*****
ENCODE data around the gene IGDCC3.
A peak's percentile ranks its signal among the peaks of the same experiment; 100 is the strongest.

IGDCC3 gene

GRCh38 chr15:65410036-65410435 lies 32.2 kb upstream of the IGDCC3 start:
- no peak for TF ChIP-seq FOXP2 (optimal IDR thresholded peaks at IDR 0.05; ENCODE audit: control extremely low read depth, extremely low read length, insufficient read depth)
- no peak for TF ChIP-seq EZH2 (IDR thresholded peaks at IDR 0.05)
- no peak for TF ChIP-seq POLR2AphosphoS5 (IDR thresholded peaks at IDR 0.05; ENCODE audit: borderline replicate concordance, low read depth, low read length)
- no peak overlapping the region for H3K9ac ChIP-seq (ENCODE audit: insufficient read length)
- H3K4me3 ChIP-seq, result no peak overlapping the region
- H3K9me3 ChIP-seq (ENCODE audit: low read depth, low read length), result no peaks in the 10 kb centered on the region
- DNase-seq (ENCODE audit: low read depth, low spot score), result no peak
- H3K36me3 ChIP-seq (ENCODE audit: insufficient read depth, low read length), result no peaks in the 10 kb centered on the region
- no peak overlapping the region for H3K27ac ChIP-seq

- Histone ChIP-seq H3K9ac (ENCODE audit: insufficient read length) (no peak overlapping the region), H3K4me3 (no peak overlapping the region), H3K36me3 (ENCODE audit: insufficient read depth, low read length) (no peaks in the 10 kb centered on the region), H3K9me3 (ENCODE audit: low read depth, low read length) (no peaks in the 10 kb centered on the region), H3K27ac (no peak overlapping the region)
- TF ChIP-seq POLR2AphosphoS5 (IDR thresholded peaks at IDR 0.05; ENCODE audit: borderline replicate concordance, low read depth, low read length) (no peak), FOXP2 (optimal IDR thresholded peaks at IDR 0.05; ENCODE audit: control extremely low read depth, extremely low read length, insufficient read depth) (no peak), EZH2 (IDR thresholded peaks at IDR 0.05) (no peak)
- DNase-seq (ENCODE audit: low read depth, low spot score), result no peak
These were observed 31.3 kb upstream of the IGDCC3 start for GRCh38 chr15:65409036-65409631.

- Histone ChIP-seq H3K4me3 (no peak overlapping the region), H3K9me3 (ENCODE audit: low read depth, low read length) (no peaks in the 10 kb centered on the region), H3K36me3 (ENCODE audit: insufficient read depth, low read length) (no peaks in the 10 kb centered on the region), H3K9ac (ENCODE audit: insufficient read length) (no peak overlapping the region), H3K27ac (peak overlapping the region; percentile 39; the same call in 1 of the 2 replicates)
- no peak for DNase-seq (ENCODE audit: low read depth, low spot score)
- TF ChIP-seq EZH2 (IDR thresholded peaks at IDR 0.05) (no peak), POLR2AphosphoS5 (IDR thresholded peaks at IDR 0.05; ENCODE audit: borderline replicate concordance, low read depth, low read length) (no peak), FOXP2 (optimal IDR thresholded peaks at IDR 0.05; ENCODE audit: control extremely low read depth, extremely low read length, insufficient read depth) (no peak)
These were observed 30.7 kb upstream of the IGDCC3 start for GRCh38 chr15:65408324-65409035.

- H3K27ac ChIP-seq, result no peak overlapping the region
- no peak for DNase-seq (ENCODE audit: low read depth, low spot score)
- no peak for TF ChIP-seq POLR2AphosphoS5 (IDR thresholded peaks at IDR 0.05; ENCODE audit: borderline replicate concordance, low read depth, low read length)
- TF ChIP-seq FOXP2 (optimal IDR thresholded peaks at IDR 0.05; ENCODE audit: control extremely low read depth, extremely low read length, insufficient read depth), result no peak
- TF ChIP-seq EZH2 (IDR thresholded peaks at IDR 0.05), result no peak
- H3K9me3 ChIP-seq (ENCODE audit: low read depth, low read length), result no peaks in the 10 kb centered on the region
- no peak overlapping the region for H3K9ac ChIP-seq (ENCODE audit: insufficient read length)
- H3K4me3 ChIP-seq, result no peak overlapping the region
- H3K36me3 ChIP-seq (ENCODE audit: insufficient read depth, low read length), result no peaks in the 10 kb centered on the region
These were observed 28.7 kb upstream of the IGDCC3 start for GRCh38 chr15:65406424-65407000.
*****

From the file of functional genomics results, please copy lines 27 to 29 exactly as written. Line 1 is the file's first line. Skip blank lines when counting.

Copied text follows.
- H3K9me3 ChIP-seq (ENCODE audit: low read depth, low read length), result no peaks in the 10 kb centered on the region
- no peak overlapping the region for H3K9ac ChIP-seq (ENCODE audit: insufficient read length)
- H3K4me3 ChIP-seq, result no peak overlapping the region